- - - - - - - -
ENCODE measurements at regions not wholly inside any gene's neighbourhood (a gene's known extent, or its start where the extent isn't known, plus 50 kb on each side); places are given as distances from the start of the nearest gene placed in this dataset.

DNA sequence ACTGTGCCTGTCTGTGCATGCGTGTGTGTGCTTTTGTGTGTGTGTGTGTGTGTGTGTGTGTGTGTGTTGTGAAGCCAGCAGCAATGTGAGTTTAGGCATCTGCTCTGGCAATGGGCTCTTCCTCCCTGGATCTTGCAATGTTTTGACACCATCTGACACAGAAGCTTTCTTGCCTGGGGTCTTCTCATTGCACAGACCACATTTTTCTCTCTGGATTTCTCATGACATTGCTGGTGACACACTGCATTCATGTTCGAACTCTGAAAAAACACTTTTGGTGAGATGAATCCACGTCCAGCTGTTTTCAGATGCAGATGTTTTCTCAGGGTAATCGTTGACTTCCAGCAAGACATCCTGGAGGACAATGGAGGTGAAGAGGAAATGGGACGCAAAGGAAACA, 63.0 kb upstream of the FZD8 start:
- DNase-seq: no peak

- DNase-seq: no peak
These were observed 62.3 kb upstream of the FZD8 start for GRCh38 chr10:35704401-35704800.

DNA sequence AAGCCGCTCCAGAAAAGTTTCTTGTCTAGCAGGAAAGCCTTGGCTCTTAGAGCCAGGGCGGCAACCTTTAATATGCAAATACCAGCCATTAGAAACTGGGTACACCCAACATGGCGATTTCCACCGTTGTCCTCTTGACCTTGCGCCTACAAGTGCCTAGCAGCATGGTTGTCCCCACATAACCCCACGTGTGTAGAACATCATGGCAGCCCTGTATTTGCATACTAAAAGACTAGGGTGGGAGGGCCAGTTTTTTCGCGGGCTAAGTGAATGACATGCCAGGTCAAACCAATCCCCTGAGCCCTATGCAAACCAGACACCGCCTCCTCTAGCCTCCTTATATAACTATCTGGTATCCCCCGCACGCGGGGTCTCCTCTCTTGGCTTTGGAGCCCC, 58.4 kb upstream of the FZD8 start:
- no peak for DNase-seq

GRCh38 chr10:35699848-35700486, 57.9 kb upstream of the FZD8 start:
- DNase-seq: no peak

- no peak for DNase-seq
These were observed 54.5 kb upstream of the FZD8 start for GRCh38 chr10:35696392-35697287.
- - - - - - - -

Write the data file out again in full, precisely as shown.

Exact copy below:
ENCODE measurements at regions not wholly inside any gene's neighbourhood (a gene's known extent, or its start where the extent isn't known, plus 50 kb on each side); places are given as distances from the start of the nearest gene placed in this dataset.

DNA sequence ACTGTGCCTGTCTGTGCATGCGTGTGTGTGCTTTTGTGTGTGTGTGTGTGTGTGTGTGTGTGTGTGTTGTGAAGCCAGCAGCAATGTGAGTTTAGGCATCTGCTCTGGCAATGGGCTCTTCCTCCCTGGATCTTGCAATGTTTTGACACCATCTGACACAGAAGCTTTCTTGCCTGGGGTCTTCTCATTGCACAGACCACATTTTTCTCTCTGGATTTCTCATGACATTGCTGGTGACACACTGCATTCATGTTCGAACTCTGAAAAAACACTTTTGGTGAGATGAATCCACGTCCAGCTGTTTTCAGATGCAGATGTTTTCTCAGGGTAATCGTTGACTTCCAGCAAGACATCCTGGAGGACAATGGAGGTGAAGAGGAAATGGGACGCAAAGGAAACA, 63.0 kb upstream of the FZD8 start:
- DNase-seq: no peak

- DNase-seq: no peak
These were observed 62.3 kb upstream of the FZD8 start for GRCh38 chr10:35704401-35704800.

DNA sequence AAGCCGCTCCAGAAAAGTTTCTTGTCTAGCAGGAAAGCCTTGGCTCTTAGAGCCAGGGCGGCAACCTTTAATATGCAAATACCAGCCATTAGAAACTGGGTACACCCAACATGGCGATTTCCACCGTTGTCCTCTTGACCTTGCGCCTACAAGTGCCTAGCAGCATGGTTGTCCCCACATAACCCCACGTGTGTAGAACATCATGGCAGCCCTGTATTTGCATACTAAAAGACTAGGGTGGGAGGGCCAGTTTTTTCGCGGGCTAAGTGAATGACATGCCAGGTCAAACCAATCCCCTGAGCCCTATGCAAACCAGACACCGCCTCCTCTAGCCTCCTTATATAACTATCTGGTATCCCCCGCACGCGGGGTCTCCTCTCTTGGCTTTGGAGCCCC, 58.4 kb upstream of the FZD8 start:
- no peak for DNase-seq

GRCh38 chr10:35699848-35700486, 57.9 kb upstream of the FZD8 start:
- DNase-seq: no peak

- no peak for DNase-seq
These were observed 54.5 kb upstream of the FZD8 start for GRCh38 chr10:35696392-35697287.